You know that you have a vision problem and want to look into vision therapy, but at the high cost you want to make sure that you are choosing the best possible office so that your money goes to good use. After doing multiple consults helping people like you find vision therapy, I have it narrowed down to a science and I’m going to give you all of my secrets, are you ready?
How can you find a Vision Therapy Office with both excellent qualifications and expertise in treating your diagnosis? It is important to ask the right questions because all vision therapy offices are NOT created equal. Anyone can claim to offer vision therapy so it is important to do your research.
- Find out WHO provides the therapy.
- Check for the BEST qualifications
- Establish whether they are SPECIALIZED
- Learn if they use the LATEST technology
I will do this for you for free in an effort to help as many people as possible find vision therapy. Just fill out this form and I will send you my personal recommendations!
If you are the kind of person that wants to do your own research, I totally understand, I’m the exact same way. Keep reading for all of my secrets for finding great vision therapy offices.
First: Find Out WHO Provides the Therapy.
In general, the initial consult and progress visits are conducted by an optometrist and weekly sessions are done by a vision therapist.
The problem is that anyone can be a vision therapist. It could be a young 18 year old fresh out of high school who has never heard of therapy and is getting trained on the job or it could be a brilliantly experienced therapist with super hero abilities in fixing eye problems.
Call the office and ask who provides the therapy. If the optometrist is providing the weekly therapy, that is usually a good, but rare, sign. If it is a vision therapist, proceed to step 2.
Second: Check for the BEST Qualifications
This goes hand in hand with step one. Learn everything you can about the optometrists and vision therapists working in the office. Many times this information can be found on the website. Experience is a HUGE deal so try to find someone who has been practicing for at least 5-10 years.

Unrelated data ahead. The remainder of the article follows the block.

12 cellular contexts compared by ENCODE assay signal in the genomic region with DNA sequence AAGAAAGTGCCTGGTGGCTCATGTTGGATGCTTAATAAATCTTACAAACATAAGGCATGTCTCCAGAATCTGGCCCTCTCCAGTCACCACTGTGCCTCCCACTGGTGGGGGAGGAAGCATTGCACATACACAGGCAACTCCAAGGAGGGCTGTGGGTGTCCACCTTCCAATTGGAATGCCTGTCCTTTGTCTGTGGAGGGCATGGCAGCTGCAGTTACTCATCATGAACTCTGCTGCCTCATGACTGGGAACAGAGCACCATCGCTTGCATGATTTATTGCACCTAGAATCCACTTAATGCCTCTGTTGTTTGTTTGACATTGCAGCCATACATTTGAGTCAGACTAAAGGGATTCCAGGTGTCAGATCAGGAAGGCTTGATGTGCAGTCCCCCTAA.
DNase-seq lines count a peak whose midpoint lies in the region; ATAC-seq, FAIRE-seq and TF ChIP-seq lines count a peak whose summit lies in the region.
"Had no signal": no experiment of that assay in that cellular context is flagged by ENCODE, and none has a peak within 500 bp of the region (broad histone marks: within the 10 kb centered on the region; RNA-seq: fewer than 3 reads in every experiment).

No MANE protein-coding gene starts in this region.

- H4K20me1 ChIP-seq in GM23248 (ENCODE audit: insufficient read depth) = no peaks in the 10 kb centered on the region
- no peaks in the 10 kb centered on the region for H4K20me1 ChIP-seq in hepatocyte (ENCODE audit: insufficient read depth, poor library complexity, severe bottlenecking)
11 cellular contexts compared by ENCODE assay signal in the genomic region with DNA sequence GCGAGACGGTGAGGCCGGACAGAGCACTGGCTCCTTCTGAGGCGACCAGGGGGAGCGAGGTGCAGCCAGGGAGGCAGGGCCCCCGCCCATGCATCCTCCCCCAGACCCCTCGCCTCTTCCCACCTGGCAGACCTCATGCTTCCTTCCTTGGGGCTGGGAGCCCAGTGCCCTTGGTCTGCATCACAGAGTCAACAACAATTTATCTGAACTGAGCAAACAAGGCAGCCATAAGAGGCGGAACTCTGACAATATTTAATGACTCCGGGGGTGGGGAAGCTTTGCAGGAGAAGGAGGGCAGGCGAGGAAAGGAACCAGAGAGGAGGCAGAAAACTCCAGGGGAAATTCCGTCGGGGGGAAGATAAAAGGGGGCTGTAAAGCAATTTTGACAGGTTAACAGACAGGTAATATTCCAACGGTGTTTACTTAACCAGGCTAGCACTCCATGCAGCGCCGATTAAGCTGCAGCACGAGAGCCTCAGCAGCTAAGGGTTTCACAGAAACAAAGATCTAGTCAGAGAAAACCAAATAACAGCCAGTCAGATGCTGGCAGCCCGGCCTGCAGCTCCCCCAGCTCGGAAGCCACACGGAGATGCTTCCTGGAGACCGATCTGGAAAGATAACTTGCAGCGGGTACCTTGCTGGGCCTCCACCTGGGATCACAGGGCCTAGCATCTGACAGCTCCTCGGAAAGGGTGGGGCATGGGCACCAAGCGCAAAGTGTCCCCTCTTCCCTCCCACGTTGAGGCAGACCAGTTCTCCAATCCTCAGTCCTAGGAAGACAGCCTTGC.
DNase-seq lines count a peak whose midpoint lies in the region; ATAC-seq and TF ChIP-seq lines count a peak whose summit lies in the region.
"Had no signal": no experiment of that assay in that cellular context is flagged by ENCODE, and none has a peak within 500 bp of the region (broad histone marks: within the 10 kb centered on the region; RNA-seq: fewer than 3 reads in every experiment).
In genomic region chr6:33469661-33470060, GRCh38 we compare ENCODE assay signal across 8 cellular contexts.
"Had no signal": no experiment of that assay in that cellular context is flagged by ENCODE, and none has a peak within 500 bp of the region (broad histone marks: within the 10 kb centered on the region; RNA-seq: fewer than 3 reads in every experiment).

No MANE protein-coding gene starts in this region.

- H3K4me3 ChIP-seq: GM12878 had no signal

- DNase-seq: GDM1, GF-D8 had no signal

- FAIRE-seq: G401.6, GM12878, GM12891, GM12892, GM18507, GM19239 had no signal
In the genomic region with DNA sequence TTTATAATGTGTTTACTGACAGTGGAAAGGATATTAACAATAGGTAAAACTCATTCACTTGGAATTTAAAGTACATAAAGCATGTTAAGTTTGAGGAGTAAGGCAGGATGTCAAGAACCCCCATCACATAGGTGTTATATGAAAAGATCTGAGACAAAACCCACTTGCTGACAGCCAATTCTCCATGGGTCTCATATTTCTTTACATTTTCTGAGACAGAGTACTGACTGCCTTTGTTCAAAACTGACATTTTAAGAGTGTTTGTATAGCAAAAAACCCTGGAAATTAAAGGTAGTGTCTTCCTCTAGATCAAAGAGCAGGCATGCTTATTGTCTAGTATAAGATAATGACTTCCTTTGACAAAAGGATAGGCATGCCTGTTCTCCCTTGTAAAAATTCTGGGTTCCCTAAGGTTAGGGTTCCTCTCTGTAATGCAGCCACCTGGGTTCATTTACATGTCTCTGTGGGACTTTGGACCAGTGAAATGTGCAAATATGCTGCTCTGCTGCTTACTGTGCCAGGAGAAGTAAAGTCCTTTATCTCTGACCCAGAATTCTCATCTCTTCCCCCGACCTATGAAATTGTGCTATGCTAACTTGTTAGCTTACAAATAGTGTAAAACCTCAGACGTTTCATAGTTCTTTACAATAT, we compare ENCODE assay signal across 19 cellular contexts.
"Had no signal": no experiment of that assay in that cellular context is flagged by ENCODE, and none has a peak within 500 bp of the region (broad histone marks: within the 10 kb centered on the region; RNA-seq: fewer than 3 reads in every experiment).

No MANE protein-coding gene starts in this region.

For optometrists, look for the letters FCOVD or COVD behind their name. These letters mean that they have completed a post-doctorate program for the College of Vision Development and done extra training in Vision Therapy.
For more minor diagnosis, like convergence insufficiency, this extra education may not be necessary. But for strabismus, you are going to need an expert.
Find where they went to college and if they completed a residency in vision therapy.
Having the FCOVD does not guarantee a good doctor, unfortunately, but it is a great starting point.
For Vision Therapists, look for the letters COVT behind their name. This is not as common, but if you find a COVT, I wouldn’t look any further. It is very difficult to gain that certification and only the most serious and qualified VTs will have that. Even if they are working on it, that is a big deal.
These certifications are based in the United States. There are similar certification programs for other countries.
To search for certified pros here are some helpful links:
Many Countries: http://locate.covd.org/